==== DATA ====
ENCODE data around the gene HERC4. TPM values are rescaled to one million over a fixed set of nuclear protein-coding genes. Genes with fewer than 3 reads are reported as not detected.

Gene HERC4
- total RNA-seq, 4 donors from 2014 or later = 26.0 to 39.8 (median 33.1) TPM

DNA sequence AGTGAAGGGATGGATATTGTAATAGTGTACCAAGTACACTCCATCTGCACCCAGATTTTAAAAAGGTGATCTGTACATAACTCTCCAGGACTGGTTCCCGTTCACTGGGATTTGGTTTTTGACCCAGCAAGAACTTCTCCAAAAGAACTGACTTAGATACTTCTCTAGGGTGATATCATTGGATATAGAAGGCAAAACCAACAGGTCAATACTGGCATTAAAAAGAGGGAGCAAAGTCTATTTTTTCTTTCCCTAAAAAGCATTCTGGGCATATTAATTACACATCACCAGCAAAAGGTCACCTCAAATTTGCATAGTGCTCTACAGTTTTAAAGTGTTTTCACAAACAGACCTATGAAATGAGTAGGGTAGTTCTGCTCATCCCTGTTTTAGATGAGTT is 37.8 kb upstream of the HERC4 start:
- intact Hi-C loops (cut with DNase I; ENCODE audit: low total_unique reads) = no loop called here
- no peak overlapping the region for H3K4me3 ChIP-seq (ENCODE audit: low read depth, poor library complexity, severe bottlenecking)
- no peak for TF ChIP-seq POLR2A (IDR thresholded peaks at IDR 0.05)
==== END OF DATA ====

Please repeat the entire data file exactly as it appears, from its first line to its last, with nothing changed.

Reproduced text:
ENCODE data around the gene HERC4. TPM values are rescaled to one million over a fixed set of nuclear protein-coding genes. Genes with fewer than 3 reads are reported as not detected.

Gene HERC4
- total RNA-seq, 4 donors from 2014 or later = 26.0 to 39.8 (median 33.1) TPM

DNA sequence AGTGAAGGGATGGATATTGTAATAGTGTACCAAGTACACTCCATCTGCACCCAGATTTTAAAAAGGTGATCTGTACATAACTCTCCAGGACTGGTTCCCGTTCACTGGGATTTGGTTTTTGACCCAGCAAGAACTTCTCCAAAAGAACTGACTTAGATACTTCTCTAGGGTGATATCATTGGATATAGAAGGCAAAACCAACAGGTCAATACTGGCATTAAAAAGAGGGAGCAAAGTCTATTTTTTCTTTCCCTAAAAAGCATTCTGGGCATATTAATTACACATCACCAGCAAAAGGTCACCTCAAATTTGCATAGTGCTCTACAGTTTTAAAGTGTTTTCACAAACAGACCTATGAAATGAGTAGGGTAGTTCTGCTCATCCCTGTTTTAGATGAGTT is 37.8 kb upstream of the HERC4 start:
- intact Hi-C loops (cut with DNase I; ENCODE audit: low total_unique reads) = no loop called here
- no peak overlapping the region for H3K4me3 ChIP-seq (ENCODE audit: low read depth, poor library complexity, severe bottlenecking)
- no peak for TF ChIP-seq POLR2A (IDR thresholded peaks at IDR 0.05)